"Sunday, 14 June, 1942 On Friday, June 12th, I woke up at six o'clock and no wonder; it was my birthday. But of course I as not allowed to get up at that hour, so I had to control my curiosity until a quarter to seven. Then I could bear it no longer, and went …

Posted 3 months ago by

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Today in History: Tribal Rights of the New Saturday Night 

When it came out, we had no idea it was based on a story, true or fabricated... but the movie was certainly all the rage, and little did we know, the actual writing behind it.  A mega star was about to be born just under two weeks before Christmas Day, 1977 -- and his fame would …

Posted 3 months ago by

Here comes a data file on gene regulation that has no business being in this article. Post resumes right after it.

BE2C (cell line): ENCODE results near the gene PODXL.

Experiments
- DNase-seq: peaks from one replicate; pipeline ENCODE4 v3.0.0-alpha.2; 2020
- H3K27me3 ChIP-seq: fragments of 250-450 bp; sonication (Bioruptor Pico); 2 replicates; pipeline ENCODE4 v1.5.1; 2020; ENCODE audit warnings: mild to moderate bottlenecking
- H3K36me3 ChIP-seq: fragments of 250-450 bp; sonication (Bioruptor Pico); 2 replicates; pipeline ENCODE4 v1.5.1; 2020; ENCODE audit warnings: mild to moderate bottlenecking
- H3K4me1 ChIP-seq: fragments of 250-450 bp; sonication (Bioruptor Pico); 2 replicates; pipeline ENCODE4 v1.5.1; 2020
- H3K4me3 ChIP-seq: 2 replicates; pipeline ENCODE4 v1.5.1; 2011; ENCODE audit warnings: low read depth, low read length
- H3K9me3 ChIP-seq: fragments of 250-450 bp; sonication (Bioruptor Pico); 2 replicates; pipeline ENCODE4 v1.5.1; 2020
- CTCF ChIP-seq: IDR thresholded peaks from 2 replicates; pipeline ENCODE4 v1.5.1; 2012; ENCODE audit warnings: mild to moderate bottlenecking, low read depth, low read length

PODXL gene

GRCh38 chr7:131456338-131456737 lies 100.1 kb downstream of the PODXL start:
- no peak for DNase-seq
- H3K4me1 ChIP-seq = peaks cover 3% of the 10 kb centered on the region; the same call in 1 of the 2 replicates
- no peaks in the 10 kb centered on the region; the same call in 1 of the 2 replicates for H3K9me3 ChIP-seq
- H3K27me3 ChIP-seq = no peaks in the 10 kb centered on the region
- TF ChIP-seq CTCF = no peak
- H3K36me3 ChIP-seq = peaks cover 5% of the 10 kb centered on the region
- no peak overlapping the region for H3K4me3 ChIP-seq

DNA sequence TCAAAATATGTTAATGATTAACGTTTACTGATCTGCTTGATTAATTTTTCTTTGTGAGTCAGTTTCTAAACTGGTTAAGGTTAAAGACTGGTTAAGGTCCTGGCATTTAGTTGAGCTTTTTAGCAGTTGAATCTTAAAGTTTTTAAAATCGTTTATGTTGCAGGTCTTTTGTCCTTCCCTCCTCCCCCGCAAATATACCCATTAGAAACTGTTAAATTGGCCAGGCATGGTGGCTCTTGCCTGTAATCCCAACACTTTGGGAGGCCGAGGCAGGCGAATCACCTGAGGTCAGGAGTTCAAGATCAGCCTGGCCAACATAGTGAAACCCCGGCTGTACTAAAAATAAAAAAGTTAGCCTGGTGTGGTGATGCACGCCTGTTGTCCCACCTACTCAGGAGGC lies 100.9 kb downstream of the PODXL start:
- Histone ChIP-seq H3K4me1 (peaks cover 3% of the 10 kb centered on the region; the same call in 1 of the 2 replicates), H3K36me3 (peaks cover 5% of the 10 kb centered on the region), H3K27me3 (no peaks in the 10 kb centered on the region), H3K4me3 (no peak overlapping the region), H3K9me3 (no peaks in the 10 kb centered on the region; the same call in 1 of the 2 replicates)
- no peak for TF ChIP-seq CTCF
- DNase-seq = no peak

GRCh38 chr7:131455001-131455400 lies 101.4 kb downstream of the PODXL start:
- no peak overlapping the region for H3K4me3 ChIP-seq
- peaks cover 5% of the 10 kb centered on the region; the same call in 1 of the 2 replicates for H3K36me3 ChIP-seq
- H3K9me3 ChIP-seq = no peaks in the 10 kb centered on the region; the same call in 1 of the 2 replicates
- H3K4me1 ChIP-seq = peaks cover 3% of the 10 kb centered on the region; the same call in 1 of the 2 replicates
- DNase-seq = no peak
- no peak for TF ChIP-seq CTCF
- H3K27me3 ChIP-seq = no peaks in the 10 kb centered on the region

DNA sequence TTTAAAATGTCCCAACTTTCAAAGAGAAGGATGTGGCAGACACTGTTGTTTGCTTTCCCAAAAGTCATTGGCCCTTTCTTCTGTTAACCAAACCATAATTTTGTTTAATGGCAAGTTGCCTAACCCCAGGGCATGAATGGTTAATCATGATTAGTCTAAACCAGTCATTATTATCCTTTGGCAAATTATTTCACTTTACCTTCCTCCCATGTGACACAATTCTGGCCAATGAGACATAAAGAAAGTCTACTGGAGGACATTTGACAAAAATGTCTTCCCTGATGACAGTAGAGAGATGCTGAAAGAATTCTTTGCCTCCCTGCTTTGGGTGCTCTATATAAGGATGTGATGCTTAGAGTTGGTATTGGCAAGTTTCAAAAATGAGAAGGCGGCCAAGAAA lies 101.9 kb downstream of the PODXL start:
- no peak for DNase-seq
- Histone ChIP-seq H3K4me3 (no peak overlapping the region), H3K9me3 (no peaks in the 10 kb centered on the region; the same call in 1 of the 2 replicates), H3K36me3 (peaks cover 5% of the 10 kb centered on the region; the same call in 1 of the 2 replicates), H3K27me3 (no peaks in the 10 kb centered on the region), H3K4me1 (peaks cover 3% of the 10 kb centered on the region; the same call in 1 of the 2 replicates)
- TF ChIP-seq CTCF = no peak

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Today in History: William Young Patents the Ice Cream Freezer 

August Bank Holiday - a tune on an ice-cream cornet. A fanfare of sunshades opening.  A wince and whinny of bathers dancing into deceptive water. A tuck of dresses. A rolling of trousers. A compromise of paddlers. A sunburn of girls and a lark of boys. A silent hullabaloo of balloons. -- Dylan Thomas. Holiday Memory, 1946 …

Posted 3 months ago by

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Today in History: Grace Hoadley Dodge Is Born 

"It would be difficult to discover a more gracious example of Christian philanthropy and social humanitarianism than Grace Hoadley Dodge." -- Lawrence A. Cremin, David A.Shannon, Mary Evelyn Townsend, A History of Teachers College, p. 10. On May 21st, 1856, Grace Hoadley Dodge was born in Manhattan to Sarah Tappan and William Heard Dodge. She …

Posted 4 months ago by

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Today in History: Remembering Harold Ordway Rugg